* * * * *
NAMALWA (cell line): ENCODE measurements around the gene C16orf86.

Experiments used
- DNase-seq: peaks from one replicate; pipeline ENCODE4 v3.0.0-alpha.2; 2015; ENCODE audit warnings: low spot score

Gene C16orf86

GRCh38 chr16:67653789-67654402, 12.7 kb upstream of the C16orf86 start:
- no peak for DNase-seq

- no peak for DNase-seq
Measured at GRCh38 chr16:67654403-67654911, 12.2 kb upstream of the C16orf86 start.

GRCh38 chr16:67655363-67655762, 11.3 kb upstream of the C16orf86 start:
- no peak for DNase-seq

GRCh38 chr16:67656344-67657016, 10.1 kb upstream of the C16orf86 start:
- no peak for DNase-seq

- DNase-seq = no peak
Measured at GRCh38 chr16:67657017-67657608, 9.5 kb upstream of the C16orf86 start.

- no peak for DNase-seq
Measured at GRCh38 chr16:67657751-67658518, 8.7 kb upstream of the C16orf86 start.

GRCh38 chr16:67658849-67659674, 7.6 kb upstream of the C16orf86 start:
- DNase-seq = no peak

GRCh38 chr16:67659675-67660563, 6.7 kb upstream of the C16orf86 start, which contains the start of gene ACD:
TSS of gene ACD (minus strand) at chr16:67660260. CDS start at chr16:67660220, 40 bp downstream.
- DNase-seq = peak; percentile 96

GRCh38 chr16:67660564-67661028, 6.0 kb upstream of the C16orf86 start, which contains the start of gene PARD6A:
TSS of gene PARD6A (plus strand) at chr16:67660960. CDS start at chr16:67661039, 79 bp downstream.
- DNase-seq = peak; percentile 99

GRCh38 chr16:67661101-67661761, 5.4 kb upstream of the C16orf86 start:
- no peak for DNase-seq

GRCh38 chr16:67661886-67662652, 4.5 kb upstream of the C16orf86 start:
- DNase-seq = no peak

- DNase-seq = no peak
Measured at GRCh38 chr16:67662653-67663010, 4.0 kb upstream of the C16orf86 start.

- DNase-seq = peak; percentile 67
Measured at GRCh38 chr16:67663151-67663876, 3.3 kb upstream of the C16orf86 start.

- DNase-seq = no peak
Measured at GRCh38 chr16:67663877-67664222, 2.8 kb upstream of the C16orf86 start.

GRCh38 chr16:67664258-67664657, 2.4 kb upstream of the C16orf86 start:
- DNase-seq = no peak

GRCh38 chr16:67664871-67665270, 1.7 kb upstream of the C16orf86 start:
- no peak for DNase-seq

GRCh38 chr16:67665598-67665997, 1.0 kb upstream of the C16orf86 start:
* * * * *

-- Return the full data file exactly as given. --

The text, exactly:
NAMALWA (cell line): ENCODE measurements around the gene C16orf86.

Experiments used
- DNase-seq: peaks from one replicate; pipeline ENCODE4 v3.0.0-alpha.2; 2015; ENCODE audit warnings: low spot score

Gene C16orf86

GRCh38 chr16:67653789-67654402, 12.7 kb upstream of the C16orf86 start:
- no peak for DNase-seq

- no peak for DNase-seq
Measured at GRCh38 chr16:67654403-67654911, 12.2 kb upstream of the C16orf86 start.

GRCh38 chr16:67655363-67655762, 11.3 kb upstream of the C16orf86 start:
- no peak for DNase-seq

GRCh38 chr16:67656344-67657016, 10.1 kb upstream of the C16orf86 start:
- no peak for DNase-seq

- DNase-seq = no peak
Measured at GRCh38 chr16:67657017-67657608, 9.5 kb upstream of the C16orf86 start.

- no peak for DNase-seq
Measured at GRCh38 chr16:67657751-67658518, 8.7 kb upstream of the C16orf86 start.

GRCh38 chr16:67658849-67659674, 7.6 kb upstream of the C16orf86 start:
- DNase-seq = no peak

GRCh38 chr16:67659675-67660563, 6.7 kb upstream of the C16orf86 start, which contains the start of gene ACD:
TSS of gene ACD (minus strand) at chr16:67660260. CDS start at chr16:67660220, 40 bp downstream.
- DNase-seq = peak; percentile 96

GRCh38 chr16:67660564-67661028, 6.0 kb upstream of the C16orf86 start, which contains the start of gene PARD6A:
TSS of gene PARD6A (plus strand) at chr16:67660960. CDS start at chr16:67661039, 79 bp downstream.
- DNase-seq = peak; percentile 99

GRCh38 chr16:67661101-67661761, 5.4 kb upstream of the C16orf86 start:
- no peak for DNase-seq

GRCh38 chr16:67661886-67662652, 4.5 kb upstream of the C16orf86 start:
- DNase-seq = no peak

- DNase-seq = no peak
Measured at GRCh38 chr16:67662653-67663010, 4.0 kb upstream of the C16orf86 start.

- DNase-seq = peak; percentile 67
Measured at GRCh38 chr16:67663151-67663876, 3.3 kb upstream of the C16orf86 start.

- DNase-seq = no peak
Measured at GRCh38 chr16:67663877-67664222, 2.8 kb upstream of the C16orf86 start.

GRCh38 chr16:67664258-67664657, 2.4 kb upstream of the C16orf86 start:
- DNase-seq = no peak

GRCh38 chr16:67664871-67665270, 1.7 kb upstream of the C16orf86 start:
- no peak for DNase-seq

GRCh38 chr16:67665598-67665997, 1.0 kb upstream of the C16orf86 start: